7. Posting landscape content
Honestly, this is one of the most surprising mistakes that I still see marketers making.
If the goal of your Instagram content (be it photos or videos) is to capture attention and stop users mid-scroll, you should only be posting vertical content. Let me explain why.
92.1% of internet usage happens on mobile phones. That means you want your content to take up as much vertical real estate as possible in order to engage users. A landscape (horizontal) photo or video takes up half the space that a vertical one does!
Ok, so not all marketers are blessed with the content gold that is the Philadelphia Flyer’s mascot, but that doesn’t mean you can’t learn from them.
Gritty does a great job of participating in pop culture trends — but only in a way that delivers the humor that Gritty is known for. If it doesn’t make sense for their brand, they don’t participate at all.
9. Not experimenting with your strategy
The only thing worse than not having an Instagram strategy is having an outdated strategy.
Given Instagram’s pace of change, all “best practices” should be taken with a grain of salt. What works for other brands may not work for your brand and audience.
Experimenting is the only way to know what truly works for your brand. You should always be testing:
Number and types of hashtags
Content themes and pillars
Although it’s not an exact science, I generally recommend testing one variable for at least 5 posts (or 2-3 weeks, whichever gives more data) before making a conclusion.
10. Posting overly produced or perfected visuals
When brands first started using Instagram, users expected to see beautiful, high-quality photos in their feed.
These days, we know more about social media and comparison culture’s impact on our mental health. Many Instagram users are now moving towards less curated and polished feeds.
This is actually great news for marketers. You don’t have to spend loads of time and money on fancy productions to create content for Instagram. Overly produced visuals don’t look authentic and stand out (for the wrong reasons) in the feed.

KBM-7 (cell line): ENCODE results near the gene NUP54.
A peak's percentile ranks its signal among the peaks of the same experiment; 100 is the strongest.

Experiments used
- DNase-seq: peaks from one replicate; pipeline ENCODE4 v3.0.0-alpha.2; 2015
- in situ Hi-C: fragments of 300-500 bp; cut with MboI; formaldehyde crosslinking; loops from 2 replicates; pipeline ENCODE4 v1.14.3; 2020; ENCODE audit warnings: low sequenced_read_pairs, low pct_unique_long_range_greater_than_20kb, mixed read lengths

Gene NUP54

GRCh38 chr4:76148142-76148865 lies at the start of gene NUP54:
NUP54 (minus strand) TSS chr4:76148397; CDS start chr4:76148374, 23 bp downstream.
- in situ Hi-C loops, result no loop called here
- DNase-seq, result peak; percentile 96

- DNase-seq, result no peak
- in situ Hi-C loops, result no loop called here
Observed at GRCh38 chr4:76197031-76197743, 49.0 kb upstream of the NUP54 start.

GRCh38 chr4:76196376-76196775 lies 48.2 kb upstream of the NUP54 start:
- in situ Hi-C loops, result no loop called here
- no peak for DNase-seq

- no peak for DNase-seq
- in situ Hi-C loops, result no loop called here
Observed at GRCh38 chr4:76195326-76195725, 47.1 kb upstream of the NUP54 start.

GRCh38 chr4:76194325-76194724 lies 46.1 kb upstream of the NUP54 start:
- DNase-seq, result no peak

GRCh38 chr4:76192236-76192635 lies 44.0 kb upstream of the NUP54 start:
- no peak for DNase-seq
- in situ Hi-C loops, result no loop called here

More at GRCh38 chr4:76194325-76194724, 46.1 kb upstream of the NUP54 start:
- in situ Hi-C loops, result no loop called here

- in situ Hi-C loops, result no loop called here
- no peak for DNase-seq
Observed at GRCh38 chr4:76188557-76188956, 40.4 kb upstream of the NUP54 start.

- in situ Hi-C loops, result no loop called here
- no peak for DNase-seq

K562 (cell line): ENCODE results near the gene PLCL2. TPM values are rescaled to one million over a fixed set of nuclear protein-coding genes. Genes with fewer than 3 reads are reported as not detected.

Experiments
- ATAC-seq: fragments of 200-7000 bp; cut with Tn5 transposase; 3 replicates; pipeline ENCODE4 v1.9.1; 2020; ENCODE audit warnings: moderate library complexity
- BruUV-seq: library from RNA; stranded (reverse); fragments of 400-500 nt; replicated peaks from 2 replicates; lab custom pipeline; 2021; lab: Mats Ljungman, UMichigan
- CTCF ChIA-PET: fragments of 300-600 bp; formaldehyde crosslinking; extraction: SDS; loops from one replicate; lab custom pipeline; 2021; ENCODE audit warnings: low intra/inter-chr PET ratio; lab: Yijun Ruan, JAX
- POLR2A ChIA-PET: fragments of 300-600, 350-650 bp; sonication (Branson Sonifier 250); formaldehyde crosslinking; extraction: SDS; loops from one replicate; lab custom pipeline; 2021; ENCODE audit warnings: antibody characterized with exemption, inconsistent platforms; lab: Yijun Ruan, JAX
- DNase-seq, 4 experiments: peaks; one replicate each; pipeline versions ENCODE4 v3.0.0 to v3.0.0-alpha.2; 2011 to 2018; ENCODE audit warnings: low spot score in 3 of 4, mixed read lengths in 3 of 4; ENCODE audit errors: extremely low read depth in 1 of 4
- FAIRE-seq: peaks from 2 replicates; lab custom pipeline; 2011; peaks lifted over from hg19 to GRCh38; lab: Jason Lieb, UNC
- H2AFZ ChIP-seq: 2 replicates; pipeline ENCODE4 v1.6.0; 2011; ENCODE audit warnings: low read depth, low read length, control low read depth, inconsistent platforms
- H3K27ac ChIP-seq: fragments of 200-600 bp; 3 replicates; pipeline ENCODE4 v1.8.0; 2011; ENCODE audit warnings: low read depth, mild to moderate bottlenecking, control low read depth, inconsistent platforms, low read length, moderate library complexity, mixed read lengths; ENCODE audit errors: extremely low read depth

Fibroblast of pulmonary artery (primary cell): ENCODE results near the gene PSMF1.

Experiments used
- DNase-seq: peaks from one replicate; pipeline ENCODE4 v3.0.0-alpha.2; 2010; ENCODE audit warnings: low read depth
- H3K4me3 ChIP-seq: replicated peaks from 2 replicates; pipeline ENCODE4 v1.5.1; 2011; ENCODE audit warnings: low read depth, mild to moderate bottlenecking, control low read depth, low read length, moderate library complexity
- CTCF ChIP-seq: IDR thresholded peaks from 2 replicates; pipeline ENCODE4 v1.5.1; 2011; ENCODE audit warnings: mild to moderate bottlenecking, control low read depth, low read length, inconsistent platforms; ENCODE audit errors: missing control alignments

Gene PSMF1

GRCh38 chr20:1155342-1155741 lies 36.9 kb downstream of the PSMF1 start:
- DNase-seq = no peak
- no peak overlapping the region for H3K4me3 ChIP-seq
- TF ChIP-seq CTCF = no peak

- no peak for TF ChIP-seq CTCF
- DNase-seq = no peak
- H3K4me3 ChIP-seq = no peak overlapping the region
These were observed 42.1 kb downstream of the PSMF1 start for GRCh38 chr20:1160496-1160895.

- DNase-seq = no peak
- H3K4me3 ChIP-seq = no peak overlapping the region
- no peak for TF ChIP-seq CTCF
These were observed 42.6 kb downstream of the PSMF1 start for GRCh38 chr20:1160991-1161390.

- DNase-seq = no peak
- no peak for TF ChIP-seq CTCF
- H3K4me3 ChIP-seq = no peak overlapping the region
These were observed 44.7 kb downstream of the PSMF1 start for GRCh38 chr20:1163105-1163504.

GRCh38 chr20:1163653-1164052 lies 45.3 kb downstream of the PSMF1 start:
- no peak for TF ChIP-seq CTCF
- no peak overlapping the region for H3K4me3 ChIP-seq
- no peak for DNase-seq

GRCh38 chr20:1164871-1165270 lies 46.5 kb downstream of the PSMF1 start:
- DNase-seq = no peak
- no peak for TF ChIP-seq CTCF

Instead, embrace using your phone camera to capture in-the-moment content and skip the photo filters.
Candy brand Behave has fully embraced the Gen Z aesthetic of messy visuals and contrasting colors. They post a mix of UGC, memes, and some professionally-shot photos, but they’re styled in a way that wouldn’t stand out in an Instagram feed as looking too much like an ad.
11. Not optimizing for searchability
Thanks to a 2021 blog post from Instagram, we now know a lot more about how search results are served and how brands can improve their search rankings.
In the same way that you optimize your website content for SEO, your Instagram bio, captions, and alt text can also be optimized. This means crafting your social copy to include words that will match what someone searching for your type of content would use.
This example from Spotify checks all the necessary accessibility boxes. The hashtags are written in Camel Case, and the video has subtitles to accompany the audio.
In general, Spotify posts a lot of video content in various formats and consistently includes a mix of text-based graphics and captions. These conscious choices make Spotify’s videos accessible to all viewers.
And there you have it: 12 common marketing mistakes that you will no longer make on your Instagram.
Of course, the rules of social media are always changing, so you shouldn’t be afraid to try different things. As long as you learn from what works and what doesn’t. Good luck!